Sep 012014
 

My column in the DNA, last fortnight

Forty five years ago, the United States of America, did the unthinkable — it put a man, actually two men, on the Moon. Neil Armstrong and Buzz Aldrin went into the history books as the first human beings to walk on the surface of earth’s only natural satellite. The lines that Armstrong says on stepping on to the lunar surface “That’s one small step for man, one giant leap for mankind”, is part of textbooks around the world. While there was great euphoria on this momentous scientific and technological achievement, the benefits from this, apart from national pride, were seen in the following decades. The investment in putting a man on the moon went beyond the material and the technological. It had a multiplier effect in scientific research, energy sources, food technologies and in many more fields. The impact on society was gradual; it wasn’t seen that pervasively in the decade that followed, but the Eighties and the Nineties reaped the benefits of this endeavour. From a communication perspective, the advances in satellite communication and miniaturised integrated circuits that were a by-product of the research into space exploration, transformed the world. Television, computers, mobile phones, and a host of other gadgets, that we don’t even think about, are the distant descendents of the investment into space exploration. The world, in the words of the famous media theorist Marshall McLuhan: “human family exists under conditions of a global village. We live in a single constricted space resonant with tribal drums”.

Twenty five years ago, in 1989, a British theoretical physicist, Tim Berners-Lee, working in CERN (The European Organization for Nuclear Research) in Switzerland, came up with an innovative way of getting computers in CERN to talk to one another, and thereby allow the various scientists working on different projects to share information. His work led to the creation of the Hyper Text Markup Language, known more popularly by its abbreviation HTML. It allowed people to cross link content, and direct users to different pieces of content sitting on different machines. This simple and elegant way of connecting content led to the birth of the World  Wide Web and the Internet revolution that we are living through. When it started, in 1991, there were fewer than 500 servers that were connected. Today, there is no point counting, because by the time you have finished counting the number of servers, a large number would have been added. HTML revolutionised the world of information publishing and sharing. Suddenly everyone could be a publisher, a distributor, a commentator. Like the printing press almost 500 years earlier, the World Wide Web changed the way in which people saw the world. Suddenly, you realised that your views or issues, your fetishes or hobbies were not in any way unique —  there were others like you elsewhere in the world. If the moon landings and satellite communication had made humanity a ‘global village’ – the World Wide Web made it even smaller.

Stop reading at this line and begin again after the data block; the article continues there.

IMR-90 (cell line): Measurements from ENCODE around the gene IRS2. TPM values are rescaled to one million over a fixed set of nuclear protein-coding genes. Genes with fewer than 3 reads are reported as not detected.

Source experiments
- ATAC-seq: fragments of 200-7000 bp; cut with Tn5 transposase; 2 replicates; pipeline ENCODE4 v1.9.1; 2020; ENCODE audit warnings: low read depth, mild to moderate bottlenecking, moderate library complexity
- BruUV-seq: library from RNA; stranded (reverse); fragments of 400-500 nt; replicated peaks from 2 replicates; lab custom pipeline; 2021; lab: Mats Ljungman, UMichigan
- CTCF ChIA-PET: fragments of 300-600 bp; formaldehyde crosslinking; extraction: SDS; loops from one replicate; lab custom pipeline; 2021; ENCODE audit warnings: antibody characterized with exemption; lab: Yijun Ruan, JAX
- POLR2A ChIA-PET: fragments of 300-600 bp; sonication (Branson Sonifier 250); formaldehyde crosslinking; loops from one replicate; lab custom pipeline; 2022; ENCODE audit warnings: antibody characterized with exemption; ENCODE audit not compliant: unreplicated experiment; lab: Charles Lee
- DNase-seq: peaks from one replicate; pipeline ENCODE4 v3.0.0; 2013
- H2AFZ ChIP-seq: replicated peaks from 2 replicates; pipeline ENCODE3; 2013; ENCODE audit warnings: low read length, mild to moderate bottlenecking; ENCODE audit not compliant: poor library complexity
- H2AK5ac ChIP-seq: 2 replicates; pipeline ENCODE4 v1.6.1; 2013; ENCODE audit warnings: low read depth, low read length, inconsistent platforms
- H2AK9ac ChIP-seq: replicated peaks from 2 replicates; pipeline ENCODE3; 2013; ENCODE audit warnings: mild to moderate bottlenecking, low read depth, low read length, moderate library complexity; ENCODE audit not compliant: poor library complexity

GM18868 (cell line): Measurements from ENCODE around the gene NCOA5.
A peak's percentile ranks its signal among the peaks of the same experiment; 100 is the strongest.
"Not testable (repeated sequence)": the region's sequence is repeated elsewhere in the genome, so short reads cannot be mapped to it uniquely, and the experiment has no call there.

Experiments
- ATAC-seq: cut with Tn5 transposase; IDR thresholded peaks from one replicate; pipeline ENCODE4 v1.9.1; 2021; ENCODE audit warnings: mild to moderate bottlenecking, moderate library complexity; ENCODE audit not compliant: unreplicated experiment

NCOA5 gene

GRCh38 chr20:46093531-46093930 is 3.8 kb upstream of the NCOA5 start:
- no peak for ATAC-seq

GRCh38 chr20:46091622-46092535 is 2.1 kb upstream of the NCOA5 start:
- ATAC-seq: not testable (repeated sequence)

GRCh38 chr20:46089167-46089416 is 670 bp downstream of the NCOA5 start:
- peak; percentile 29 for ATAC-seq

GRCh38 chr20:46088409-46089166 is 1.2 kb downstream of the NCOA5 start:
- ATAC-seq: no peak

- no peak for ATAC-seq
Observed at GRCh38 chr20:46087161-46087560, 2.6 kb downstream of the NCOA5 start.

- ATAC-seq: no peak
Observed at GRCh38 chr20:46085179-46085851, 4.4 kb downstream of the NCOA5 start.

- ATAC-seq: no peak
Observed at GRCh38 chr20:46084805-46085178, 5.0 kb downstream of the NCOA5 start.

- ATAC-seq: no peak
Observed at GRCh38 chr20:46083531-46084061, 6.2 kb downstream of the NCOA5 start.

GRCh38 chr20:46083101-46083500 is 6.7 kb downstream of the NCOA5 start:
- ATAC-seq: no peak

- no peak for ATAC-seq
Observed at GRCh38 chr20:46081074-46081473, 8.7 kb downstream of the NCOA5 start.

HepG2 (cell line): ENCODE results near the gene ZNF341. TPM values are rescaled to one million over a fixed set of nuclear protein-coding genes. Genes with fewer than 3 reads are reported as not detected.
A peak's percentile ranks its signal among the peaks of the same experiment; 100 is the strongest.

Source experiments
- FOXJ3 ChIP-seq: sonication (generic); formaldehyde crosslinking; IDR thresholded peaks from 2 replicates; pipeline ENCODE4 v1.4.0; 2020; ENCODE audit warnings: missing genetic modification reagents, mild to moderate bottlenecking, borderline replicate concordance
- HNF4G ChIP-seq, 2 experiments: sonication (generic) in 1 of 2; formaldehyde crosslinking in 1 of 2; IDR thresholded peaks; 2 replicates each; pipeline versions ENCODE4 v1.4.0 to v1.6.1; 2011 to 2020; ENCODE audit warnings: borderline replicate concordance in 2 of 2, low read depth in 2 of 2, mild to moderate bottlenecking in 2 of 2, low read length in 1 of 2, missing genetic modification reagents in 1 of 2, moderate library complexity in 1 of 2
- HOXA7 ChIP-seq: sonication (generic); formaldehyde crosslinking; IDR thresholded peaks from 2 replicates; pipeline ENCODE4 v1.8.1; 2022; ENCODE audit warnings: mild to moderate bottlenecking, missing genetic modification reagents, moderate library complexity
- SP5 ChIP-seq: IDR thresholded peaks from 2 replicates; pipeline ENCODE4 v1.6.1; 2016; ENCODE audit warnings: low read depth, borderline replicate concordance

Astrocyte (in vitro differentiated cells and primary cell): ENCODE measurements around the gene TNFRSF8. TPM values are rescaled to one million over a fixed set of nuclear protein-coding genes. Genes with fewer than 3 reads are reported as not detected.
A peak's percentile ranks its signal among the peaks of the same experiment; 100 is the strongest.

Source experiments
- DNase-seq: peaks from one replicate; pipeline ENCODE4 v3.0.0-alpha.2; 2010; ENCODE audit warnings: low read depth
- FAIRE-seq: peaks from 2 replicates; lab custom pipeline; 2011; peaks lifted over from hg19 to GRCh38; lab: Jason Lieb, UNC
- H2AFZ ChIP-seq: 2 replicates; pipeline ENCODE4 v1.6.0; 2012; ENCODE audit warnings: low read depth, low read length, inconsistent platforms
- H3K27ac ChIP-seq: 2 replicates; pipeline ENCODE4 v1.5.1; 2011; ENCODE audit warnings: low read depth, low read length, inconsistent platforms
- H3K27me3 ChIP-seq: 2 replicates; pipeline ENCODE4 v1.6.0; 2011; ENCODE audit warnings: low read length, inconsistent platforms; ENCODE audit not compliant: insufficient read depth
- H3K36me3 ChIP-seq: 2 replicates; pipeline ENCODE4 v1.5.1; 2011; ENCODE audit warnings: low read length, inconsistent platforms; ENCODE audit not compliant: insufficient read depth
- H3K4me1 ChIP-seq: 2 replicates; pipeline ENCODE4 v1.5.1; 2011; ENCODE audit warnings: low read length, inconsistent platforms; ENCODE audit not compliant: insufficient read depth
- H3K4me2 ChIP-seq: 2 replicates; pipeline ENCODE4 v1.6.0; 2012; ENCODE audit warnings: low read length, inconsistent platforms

On September 4, the most ubiquitous web brand ever, Google, turns a sweet 16. Two young men, Larry Page and Sergey Brin looked at all the content on the web, and the existing ways of searching for information and decided that it was not good enough. The algorithms that they created for searching, classifying and organising content made using the web a lot more easy, and a lot more accessible. If HTML changed the way we create and share content, Google changed the way we searched and consumed it. There are those of us who remember a world before Google. We used Hotmail for email, Alta Vista for search, Netscape and Internet Explorer as browsers – all that has changed with the advent of Google.